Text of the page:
Section 404 of the Sarbanes-Oxley Act of 2002 which passed as a reaction to the Enron scandal is only 168 words long. Please indulge me and take a read.
Now ask yourself: If it had been in place in 2001, would it have stopped Enron from happening? 4 years later, are we as individual or institutional investors any smarter about complex entities like GM or Exxon?
I think all we have done is push more responsibility for oversight and controls onto company management. But checks and balances to company management are why we have auditors and the SEC in the first place.
Corporate executives have been muted in their complaints the last couple of years. Nonetheless, the SEC has heard from several quarters. These letters - from the CFO of Ball Corporation, a $ 5 billion packaging company; from the Chairman of Blyth, a $ 1.5 billion home expression company; and the US Chamber of Commerce - are respectful but make the point about the burden imposed by 404.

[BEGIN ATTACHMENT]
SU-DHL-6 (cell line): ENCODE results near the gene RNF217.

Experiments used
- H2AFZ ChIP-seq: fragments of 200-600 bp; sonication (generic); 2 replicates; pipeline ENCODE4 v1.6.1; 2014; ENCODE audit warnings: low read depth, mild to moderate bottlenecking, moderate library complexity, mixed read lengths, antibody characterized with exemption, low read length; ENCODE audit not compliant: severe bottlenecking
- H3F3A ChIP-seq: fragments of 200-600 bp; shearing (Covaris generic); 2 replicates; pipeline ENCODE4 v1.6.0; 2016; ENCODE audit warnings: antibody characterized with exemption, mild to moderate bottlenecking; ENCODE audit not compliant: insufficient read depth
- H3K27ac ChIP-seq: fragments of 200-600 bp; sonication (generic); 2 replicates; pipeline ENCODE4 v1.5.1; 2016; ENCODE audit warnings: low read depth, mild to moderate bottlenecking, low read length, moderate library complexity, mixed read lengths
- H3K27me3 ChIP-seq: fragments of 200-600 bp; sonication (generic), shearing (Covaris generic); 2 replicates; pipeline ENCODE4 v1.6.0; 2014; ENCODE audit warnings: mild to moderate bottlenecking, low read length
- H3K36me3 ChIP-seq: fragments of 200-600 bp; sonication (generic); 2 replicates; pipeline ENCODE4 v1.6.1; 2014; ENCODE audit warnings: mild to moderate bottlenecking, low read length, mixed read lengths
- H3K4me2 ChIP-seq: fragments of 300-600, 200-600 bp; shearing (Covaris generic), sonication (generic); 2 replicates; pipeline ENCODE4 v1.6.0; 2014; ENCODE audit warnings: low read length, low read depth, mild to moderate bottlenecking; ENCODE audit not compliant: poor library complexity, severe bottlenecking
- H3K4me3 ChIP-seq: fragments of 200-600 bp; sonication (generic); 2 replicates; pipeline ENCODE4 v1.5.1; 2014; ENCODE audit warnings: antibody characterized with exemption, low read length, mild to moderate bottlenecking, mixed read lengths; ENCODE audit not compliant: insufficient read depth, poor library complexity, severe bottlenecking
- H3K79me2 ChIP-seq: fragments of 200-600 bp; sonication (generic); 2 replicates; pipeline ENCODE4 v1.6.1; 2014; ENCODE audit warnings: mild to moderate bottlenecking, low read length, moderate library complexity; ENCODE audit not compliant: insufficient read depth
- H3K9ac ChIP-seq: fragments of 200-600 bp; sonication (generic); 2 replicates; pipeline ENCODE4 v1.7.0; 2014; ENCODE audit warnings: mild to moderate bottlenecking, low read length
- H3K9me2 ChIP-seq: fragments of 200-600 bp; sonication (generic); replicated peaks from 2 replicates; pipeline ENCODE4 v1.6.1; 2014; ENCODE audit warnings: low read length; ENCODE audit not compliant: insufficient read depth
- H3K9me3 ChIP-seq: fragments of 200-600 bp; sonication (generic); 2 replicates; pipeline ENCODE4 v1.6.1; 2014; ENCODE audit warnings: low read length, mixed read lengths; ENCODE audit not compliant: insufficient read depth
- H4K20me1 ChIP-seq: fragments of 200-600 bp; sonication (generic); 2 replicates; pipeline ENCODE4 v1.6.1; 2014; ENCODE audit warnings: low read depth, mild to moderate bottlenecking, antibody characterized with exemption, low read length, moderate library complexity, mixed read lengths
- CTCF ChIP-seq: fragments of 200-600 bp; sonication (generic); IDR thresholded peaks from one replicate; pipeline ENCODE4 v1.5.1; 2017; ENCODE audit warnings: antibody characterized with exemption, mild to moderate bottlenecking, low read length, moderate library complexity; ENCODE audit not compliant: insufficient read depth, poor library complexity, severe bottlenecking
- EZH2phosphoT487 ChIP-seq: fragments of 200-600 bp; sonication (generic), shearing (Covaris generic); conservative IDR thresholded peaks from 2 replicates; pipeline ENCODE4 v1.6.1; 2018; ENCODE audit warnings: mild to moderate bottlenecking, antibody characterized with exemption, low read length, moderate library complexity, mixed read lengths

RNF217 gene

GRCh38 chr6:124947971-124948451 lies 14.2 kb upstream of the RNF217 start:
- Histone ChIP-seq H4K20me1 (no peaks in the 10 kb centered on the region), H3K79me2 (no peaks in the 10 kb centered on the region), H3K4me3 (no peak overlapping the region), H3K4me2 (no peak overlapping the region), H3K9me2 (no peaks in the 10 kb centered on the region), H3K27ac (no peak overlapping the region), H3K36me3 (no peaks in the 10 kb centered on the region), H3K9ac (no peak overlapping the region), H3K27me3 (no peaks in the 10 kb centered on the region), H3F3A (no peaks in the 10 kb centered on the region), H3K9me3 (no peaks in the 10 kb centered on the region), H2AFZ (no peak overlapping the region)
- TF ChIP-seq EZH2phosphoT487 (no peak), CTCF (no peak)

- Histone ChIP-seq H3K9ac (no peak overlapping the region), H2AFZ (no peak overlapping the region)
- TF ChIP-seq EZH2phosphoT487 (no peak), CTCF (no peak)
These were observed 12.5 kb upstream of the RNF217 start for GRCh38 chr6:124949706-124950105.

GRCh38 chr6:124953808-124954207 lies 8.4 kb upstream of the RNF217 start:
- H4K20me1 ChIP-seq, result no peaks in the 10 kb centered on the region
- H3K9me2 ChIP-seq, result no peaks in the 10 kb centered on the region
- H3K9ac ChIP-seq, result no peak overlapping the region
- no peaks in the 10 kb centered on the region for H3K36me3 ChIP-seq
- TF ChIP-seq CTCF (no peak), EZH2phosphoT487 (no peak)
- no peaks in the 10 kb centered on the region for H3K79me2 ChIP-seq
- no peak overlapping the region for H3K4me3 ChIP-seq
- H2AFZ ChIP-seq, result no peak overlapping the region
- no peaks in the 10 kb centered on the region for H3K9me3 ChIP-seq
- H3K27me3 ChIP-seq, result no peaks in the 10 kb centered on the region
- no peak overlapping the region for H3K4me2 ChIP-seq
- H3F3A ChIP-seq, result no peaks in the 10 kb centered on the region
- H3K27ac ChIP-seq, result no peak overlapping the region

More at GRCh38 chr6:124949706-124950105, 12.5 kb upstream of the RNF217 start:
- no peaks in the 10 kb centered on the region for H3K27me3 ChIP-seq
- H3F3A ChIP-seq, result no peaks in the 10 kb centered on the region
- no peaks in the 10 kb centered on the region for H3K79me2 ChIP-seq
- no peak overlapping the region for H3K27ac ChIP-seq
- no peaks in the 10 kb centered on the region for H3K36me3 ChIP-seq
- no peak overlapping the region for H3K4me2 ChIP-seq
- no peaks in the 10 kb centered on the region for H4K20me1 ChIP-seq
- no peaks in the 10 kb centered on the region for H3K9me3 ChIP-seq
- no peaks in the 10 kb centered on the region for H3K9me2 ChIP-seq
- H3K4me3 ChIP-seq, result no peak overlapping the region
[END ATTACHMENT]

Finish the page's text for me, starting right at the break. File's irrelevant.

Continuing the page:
I was trained as a CPA. I realize the importance of controls, but there is no free lunch. More and more companies like Ball will say their costs $ 7 million "far exceeds our realized benefits from Section 404".
Based on a recent survey Gartner says compliance may cost 15% of IT budgets in 2006. The way things are going each word in 404 may end up costing US corporations a billion $. Expect the corporate mutterings to grow much angrier in 2006.